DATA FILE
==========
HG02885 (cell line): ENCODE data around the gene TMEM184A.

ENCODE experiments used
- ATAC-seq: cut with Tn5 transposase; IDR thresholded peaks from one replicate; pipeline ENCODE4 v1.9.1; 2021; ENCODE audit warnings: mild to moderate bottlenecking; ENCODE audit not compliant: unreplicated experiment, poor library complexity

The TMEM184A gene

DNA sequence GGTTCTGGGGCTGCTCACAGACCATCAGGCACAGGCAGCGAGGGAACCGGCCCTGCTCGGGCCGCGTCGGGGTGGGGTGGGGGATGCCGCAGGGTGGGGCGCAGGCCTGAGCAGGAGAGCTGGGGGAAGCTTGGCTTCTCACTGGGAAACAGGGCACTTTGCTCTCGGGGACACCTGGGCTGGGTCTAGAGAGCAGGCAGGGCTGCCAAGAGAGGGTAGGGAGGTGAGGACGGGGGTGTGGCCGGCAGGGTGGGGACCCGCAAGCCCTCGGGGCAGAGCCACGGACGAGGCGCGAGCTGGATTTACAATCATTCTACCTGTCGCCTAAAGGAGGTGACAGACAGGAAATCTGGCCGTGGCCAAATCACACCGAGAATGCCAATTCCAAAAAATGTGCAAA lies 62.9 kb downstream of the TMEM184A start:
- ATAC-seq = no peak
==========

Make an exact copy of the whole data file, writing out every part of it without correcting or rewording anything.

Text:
HG02885 (cell line): ENCODE data around the gene TMEM184A.

ENCODE experiments used
- ATAC-seq: cut with Tn5 transposase; IDR thresholded peaks from one replicate; pipeline ENCODE4 v1.9.1; 2021; ENCODE audit warnings: mild to moderate bottlenecking; ENCODE audit not compliant: unreplicated experiment, poor library complexity

The TMEM184A gene

DNA sequence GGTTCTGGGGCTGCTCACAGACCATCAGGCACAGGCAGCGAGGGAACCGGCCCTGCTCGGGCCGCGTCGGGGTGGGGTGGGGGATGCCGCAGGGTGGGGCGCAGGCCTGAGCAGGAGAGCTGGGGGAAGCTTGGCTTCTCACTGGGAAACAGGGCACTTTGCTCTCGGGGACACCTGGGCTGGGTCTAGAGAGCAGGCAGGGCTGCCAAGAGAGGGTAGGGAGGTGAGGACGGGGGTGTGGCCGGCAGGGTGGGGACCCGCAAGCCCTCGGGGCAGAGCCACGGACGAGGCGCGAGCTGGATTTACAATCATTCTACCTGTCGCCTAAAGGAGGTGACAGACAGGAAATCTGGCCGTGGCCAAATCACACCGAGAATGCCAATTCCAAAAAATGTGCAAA lies 62.9 kb downstream of the TMEM184A start:
- ATAC-seq = no peak